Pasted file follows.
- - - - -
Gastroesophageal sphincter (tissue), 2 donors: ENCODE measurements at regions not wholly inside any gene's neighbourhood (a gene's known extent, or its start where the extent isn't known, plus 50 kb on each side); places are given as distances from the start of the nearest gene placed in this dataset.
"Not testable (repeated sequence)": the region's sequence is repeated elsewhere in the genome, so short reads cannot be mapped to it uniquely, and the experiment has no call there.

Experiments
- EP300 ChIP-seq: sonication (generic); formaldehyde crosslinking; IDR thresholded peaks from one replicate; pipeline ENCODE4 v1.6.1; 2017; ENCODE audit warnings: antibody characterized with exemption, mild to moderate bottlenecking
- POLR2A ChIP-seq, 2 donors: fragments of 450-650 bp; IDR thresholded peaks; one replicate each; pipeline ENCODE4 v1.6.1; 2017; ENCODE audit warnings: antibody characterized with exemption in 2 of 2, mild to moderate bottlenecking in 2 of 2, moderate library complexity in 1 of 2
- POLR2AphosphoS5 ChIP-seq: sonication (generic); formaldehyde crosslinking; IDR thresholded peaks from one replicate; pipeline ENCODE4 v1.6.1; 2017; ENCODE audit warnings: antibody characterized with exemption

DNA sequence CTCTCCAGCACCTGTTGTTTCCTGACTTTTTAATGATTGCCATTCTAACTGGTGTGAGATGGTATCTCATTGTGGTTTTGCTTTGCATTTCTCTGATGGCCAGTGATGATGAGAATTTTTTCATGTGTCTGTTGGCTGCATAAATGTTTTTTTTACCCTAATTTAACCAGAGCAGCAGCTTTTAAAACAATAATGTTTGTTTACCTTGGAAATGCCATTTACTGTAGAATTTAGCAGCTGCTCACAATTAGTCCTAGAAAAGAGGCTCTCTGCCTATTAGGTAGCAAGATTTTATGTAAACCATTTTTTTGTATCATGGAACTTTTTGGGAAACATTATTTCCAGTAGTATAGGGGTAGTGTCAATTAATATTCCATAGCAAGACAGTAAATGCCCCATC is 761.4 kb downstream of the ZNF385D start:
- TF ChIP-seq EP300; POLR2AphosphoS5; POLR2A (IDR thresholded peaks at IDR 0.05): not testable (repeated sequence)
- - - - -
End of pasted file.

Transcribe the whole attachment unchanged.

Gastroesophageal sphincter (tissue), 2 donors: ENCODE measurements at regions not wholly inside any gene's neighbourhood (a gene's known extent, or its start where the extent isn't known, plus 50 kb on each side); places are given as distances from the start of the nearest gene placed in this dataset.
"Not testable (repeated sequence)": the region's sequence is repeated elsewhere in the genome, so short reads cannot be mapped to it uniquely, and the experiment has no call there.

Experiments
- EP300 ChIP-seq: sonication (generic); formaldehyde crosslinking; IDR thresholded peaks from one replicate; pipeline ENCODE4 v1.6.1; 2017; ENCODE audit warnings: antibody characterized with exemption, mild to moderate bottlenecking
- POLR2A ChIP-seq, 2 donors: fragments of 450-650 bp; IDR thresholded peaks; one replicate each; pipeline ENCODE4 v1.6.1; 2017; ENCODE audit warnings: antibody characterized with exemption in 2 of 2, mild to moderate bottlenecking in 2 of 2, moderate library complexity in 1 of 2
- POLR2AphosphoS5 ChIP-seq: sonication (generic); formaldehyde crosslinking; IDR thresholded peaks from one replicate; pipeline ENCODE4 v1.6.1; 2017; ENCODE audit warnings: antibody characterized with exemption

DNA sequence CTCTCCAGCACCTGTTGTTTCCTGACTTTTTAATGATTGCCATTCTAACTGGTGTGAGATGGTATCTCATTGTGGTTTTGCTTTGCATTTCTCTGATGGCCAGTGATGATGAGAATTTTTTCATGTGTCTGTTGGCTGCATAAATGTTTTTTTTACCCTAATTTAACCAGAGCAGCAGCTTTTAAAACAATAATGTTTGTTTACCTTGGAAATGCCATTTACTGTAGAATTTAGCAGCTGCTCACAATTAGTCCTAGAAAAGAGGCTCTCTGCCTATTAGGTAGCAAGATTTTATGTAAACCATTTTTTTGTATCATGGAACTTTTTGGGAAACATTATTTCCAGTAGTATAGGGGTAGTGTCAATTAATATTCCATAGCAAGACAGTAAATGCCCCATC is 761.4 kb downstream of the ZNF385D start:
- TF ChIP-seq EP300; POLR2AphosphoS5; POLR2A (IDR thresholded peaks at IDR 0.05): not testable (repeated sequence)